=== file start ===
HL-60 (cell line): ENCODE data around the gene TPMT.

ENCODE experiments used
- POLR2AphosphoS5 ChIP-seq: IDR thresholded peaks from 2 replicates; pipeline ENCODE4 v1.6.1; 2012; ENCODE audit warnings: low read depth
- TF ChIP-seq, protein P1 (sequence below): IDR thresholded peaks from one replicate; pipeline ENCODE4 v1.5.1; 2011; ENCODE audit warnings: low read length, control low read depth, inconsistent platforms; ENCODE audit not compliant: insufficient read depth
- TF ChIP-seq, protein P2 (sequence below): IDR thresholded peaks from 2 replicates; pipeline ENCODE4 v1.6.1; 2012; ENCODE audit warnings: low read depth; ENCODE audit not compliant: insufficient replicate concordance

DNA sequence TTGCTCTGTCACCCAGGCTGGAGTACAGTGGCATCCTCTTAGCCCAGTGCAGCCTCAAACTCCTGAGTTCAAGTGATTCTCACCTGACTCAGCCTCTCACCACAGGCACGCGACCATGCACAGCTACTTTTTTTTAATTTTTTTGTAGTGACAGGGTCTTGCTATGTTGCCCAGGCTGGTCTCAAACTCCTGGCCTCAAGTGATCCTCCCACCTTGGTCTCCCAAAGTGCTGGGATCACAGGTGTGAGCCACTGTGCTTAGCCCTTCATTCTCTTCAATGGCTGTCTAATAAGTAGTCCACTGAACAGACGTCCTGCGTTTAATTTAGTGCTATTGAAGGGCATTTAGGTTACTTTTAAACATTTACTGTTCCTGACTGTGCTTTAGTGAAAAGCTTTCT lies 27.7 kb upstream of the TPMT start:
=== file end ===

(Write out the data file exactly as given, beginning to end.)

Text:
HL-60 (cell line): ENCODE data around the gene TPMT.

ENCODE experiments used
- POLR2AphosphoS5 ChIP-seq: IDR thresholded peaks from 2 replicates; pipeline ENCODE4 v1.6.1; 2012; ENCODE audit warnings: low read depth
- TF ChIP-seq, protein P1 (sequence below): IDR thresholded peaks from one replicate; pipeline ENCODE4 v1.5.1; 2011; ENCODE audit warnings: low read length, control low read depth, inconsistent platforms; ENCODE audit not compliant: insufficient read depth
- TF ChIP-seq, protein P2 (sequence below): IDR thresholded peaks from 2 replicates; pipeline ENCODE4 v1.6.1; 2012; ENCODE audit warnings: low read depth; ENCODE audit not compliant: insufficient replicate concordance

DNA sequence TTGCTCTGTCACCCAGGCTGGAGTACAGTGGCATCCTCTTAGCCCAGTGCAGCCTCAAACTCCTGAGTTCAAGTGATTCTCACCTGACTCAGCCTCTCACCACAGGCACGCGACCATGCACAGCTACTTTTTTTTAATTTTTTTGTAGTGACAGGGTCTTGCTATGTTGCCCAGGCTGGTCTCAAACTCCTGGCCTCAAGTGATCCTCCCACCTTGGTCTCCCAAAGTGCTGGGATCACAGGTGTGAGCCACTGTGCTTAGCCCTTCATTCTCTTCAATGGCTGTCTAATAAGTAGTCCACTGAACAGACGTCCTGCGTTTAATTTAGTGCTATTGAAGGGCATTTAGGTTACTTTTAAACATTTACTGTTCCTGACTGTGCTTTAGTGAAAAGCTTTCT lies 27.7 kb upstream of the TPMT start: